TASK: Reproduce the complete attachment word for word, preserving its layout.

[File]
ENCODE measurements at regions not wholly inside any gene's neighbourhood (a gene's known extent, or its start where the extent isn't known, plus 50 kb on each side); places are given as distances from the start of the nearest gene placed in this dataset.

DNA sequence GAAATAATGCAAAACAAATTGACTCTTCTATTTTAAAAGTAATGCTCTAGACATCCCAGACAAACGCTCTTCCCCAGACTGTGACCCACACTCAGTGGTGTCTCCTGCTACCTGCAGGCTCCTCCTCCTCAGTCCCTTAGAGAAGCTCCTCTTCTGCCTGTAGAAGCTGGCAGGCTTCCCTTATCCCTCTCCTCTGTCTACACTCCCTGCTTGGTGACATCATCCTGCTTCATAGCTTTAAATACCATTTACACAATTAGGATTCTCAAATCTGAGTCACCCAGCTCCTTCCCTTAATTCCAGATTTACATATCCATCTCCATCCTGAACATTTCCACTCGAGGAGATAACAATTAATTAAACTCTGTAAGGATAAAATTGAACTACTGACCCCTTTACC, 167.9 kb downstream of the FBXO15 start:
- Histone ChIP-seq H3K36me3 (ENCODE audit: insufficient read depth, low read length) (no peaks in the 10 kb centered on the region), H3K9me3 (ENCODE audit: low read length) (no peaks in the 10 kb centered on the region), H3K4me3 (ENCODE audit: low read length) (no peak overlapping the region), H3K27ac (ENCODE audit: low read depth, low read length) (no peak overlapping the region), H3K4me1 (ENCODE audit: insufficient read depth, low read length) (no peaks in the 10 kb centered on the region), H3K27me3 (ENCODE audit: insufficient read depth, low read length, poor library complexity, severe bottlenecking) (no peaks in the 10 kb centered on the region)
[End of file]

ENCODE measurements at regions not wholly inside any gene's neighbourhood (a gene's known extent, or its start where the extent isn't known, plus 50 kb on each side); places are given as distances from the start of the nearest gene placed in this dataset.

DNA sequence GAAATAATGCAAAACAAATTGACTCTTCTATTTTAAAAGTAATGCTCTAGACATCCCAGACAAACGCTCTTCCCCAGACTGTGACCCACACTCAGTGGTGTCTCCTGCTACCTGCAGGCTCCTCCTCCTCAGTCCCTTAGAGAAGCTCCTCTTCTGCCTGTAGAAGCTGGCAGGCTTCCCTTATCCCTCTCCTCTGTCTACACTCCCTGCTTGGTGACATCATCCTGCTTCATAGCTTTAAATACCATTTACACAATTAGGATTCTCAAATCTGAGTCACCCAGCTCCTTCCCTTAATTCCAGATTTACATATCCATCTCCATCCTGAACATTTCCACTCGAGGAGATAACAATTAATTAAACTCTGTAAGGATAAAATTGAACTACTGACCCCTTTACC, 167.9 kb downstream of the FBXO15 start:
- Histone ChIP-seq H3K36me3 (ENCODE audit: insufficient read depth, low read length) (no peaks in the 10 kb centered on the region), H3K9me3 (ENCODE audit: low read length) (no peaks in the 10 kb centered on the region), H3K4me3 (ENCODE audit: low read length) (no peak overlapping the region), H3K27ac (ENCODE audit: low read depth, low read length) (no peak overlapping the region), H3K4me1 (ENCODE audit: insufficient read depth, low read length) (no peaks in the 10 kb centered on the region), H3K27me3 (ENCODE audit: insufficient read depth, low read length, poor library complexity, severe bottlenecking) (no peaks in the 10 kb centered on the region)